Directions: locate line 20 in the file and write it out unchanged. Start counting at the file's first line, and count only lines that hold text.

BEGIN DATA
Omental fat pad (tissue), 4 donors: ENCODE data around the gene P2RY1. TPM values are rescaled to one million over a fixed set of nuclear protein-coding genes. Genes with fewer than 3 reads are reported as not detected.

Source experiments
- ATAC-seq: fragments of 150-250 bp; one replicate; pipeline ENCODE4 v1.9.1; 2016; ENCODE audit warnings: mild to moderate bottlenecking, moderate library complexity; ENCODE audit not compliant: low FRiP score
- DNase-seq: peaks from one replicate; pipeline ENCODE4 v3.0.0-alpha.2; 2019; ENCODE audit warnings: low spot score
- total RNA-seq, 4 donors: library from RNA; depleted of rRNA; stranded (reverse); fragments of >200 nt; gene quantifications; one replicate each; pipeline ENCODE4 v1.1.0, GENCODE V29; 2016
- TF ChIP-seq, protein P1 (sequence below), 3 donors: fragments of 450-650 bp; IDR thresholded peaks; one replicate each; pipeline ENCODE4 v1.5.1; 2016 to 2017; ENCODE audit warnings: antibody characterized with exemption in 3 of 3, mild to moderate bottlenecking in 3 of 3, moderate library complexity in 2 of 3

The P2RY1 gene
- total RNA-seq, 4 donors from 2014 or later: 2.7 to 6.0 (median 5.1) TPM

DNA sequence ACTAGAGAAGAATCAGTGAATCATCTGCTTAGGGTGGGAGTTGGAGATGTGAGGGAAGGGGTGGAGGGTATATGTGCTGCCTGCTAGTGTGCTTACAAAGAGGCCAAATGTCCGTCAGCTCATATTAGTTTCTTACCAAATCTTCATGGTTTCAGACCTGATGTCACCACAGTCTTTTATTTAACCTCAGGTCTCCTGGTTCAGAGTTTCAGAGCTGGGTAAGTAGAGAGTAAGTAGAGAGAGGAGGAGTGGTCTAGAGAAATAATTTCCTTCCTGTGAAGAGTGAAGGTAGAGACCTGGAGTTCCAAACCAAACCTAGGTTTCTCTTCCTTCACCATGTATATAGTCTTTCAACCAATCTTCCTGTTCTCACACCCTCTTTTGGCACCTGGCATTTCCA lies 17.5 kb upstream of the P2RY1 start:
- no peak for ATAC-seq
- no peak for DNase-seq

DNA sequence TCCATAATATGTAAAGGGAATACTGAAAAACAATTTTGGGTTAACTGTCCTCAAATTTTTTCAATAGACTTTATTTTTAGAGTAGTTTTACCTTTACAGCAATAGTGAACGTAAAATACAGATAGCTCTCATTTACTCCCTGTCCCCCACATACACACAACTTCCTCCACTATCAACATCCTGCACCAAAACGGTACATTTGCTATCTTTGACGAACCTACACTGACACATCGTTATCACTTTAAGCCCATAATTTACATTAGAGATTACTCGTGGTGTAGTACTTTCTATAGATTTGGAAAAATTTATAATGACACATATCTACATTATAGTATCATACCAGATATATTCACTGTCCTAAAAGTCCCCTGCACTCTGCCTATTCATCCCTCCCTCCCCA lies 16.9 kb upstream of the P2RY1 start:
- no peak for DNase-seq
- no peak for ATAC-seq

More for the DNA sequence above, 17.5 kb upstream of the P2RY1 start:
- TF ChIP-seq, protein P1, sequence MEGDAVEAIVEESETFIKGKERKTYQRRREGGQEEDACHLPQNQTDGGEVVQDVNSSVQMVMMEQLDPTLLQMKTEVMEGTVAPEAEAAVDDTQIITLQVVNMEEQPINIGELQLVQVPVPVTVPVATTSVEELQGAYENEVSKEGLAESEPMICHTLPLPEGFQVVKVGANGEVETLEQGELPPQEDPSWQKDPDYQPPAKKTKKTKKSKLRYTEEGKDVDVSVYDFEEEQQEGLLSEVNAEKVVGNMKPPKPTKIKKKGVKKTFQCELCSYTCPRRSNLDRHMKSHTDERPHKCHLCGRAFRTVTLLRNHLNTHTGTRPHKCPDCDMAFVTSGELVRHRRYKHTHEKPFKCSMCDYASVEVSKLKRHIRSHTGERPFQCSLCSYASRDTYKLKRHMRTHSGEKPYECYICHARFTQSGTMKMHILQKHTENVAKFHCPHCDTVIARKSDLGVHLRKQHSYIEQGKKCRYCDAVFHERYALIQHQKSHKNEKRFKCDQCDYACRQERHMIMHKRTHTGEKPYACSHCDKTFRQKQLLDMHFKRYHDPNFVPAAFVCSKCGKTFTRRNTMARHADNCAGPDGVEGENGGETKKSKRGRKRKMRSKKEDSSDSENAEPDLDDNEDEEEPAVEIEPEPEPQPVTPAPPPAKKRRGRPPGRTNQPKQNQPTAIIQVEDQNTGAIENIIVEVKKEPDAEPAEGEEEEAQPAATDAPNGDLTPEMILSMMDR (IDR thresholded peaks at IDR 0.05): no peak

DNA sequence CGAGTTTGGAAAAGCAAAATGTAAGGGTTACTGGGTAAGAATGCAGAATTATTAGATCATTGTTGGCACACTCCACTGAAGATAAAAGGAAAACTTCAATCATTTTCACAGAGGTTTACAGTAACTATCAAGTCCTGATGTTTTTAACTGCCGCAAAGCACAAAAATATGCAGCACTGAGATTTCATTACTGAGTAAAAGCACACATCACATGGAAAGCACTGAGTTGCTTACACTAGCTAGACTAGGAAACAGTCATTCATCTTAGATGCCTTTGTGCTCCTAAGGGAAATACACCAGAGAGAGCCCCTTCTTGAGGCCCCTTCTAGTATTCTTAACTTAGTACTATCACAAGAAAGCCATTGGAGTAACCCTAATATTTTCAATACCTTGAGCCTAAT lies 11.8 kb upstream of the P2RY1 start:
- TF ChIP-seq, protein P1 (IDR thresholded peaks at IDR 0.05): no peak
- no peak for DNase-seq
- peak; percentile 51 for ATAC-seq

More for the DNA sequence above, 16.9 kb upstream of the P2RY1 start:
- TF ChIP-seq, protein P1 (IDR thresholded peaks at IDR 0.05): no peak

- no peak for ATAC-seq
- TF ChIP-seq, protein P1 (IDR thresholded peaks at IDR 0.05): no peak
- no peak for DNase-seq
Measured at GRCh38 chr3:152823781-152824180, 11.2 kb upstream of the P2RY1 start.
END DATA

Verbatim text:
- peak; percentile 51 for ATAC-seq